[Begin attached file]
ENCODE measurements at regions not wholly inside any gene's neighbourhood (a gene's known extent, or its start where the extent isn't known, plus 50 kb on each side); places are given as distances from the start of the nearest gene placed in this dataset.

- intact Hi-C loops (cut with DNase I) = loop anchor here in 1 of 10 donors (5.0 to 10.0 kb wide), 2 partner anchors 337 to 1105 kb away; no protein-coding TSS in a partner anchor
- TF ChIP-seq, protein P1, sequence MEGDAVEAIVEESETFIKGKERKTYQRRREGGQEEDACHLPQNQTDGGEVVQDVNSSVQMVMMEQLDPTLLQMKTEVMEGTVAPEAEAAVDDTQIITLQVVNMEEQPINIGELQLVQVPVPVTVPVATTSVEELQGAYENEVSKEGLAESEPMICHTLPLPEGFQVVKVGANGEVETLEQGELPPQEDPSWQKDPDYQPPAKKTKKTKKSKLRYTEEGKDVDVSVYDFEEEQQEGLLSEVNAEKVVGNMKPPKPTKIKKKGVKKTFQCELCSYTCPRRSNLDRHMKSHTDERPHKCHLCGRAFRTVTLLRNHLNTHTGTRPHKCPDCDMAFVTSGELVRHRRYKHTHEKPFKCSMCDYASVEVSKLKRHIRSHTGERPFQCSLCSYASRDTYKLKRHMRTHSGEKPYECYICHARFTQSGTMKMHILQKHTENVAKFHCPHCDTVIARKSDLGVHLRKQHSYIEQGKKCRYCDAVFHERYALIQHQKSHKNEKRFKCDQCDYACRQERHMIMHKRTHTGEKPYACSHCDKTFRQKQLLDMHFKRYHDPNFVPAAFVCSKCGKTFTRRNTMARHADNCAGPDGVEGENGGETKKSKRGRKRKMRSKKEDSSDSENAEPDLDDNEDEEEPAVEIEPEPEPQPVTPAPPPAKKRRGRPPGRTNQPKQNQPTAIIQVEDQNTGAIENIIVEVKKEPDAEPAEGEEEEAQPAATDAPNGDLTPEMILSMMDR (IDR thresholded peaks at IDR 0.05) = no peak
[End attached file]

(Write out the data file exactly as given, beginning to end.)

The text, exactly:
ENCODE measurements at regions not wholly inside any gene's neighbourhood (a gene's known extent, or its start where the extent isn't known, plus 50 kb on each side); places are given as distances from the start of the nearest gene placed in this dataset.

- intact Hi-C loops (cut with DNase I) = loop anchor here in 1 of 10 donors (5.0 to 10.0 kb wide), 2 partner anchors 337 to 1105 kb away; no protein-coding TSS in a partner anchor
- TF ChIP-seq, protein P1, sequence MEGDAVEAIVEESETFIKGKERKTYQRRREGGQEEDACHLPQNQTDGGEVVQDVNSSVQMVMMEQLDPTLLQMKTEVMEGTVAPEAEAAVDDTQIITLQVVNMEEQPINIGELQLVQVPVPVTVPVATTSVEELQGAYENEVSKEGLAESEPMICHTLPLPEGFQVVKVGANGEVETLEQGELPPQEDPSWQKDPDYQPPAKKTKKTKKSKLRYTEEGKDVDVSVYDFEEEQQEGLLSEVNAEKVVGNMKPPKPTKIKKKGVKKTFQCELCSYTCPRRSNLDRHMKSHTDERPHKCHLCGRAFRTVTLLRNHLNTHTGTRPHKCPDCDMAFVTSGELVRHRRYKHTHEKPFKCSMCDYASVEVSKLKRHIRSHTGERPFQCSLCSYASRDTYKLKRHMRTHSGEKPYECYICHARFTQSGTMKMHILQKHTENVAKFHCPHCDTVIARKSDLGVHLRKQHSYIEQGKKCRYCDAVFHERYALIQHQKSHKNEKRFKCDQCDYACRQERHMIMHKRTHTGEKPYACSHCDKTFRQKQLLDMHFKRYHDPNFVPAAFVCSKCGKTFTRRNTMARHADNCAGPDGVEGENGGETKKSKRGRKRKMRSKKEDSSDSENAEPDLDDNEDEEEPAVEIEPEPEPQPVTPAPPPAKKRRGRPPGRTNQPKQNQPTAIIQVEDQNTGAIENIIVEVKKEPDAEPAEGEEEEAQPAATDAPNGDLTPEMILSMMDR (IDR thresholded peaks at IDR 0.05) = no peak